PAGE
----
This entire season has been the Warriors expecting, promising, to find their stride. Eventually, history proclaimed, they’d land somewhere among the contenders, where their resumes suggest they belong. But this season was a bender of delayed gratification.

They never solved the close-game struggles that figured to be their wheelhouse. They never conquered their home woes, one of the more puzzling elements of the season. They never found their way up the conference ladder to the sixth seed.

They eventually found a stride, going 25-12 after January. But when they had the chance to lock up the No. 8 seed, the last conquest of the regular season, the Warriors confirmed their woes were unconquered. They lost another close game, at home, with stakes on the line, to a beatable New Orleans squad.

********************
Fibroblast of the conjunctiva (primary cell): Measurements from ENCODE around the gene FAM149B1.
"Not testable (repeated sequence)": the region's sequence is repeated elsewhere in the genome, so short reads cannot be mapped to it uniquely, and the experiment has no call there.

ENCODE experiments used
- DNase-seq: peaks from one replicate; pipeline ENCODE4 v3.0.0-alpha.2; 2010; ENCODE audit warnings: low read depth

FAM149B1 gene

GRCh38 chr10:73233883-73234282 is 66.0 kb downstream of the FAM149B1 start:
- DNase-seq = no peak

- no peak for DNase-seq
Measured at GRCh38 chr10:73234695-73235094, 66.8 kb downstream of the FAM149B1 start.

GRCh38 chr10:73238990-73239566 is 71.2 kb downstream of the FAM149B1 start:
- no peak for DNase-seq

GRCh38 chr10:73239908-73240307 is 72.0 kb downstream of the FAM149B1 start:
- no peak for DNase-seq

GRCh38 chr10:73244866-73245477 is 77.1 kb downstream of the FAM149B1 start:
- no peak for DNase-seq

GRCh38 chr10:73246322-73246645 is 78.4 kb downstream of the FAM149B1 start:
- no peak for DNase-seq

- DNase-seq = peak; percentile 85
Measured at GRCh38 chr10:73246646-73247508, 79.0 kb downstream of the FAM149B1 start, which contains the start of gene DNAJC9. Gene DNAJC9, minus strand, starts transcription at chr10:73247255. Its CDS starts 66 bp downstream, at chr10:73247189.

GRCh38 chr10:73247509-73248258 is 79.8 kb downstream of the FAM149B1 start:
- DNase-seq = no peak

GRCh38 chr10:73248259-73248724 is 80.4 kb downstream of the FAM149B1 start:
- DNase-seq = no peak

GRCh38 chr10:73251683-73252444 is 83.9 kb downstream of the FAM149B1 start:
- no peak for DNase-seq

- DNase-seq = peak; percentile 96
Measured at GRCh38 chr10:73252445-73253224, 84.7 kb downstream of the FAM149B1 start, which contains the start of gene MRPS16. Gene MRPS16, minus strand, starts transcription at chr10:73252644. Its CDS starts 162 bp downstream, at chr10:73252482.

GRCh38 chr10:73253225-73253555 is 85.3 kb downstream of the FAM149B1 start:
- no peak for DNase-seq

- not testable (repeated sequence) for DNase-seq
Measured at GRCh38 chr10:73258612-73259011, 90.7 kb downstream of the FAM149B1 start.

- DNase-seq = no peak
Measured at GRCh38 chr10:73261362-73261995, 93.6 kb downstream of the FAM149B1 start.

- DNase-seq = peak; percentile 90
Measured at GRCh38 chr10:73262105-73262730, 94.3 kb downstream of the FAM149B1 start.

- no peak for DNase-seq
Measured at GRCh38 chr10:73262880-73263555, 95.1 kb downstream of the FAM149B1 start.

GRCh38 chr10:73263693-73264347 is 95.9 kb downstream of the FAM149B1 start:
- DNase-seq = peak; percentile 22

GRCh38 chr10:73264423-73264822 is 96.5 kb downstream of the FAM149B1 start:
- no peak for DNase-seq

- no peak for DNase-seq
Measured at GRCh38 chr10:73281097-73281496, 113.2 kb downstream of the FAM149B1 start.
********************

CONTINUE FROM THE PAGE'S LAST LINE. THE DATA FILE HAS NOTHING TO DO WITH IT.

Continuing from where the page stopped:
It would suggest an upgrade is needed, a significant one, somewhere. The other option, certainly being presented to owner Joe Lacob by someone fiscally responsible, is that they cut costs and regroup. End the era now instead of chasing its shadow.

One more run could change that. One more Warriors-esque kick could prove they are a few tweaks away from being back. Of course it’s possible. It’s Curry. It’s Green. It’s Thompson. Odds be damned.

Their backs are against the wall. It’s do or die. Win or go home. They’re built for this March Madness-style setup. Right, Klay?

“Never played in that. Can’t relate to that,” Thompson, the Washington State product, said as he ended the interview by walking off. He got a few steps away before shouting an addendum. “The NIT though. That’s the same format.”

This is where they are now.

You can buy tickets to every NBA game here.

(Top photo of Klay Thompson during Friday’s game against the Pelicans: Kavin Mistry / Getty Images)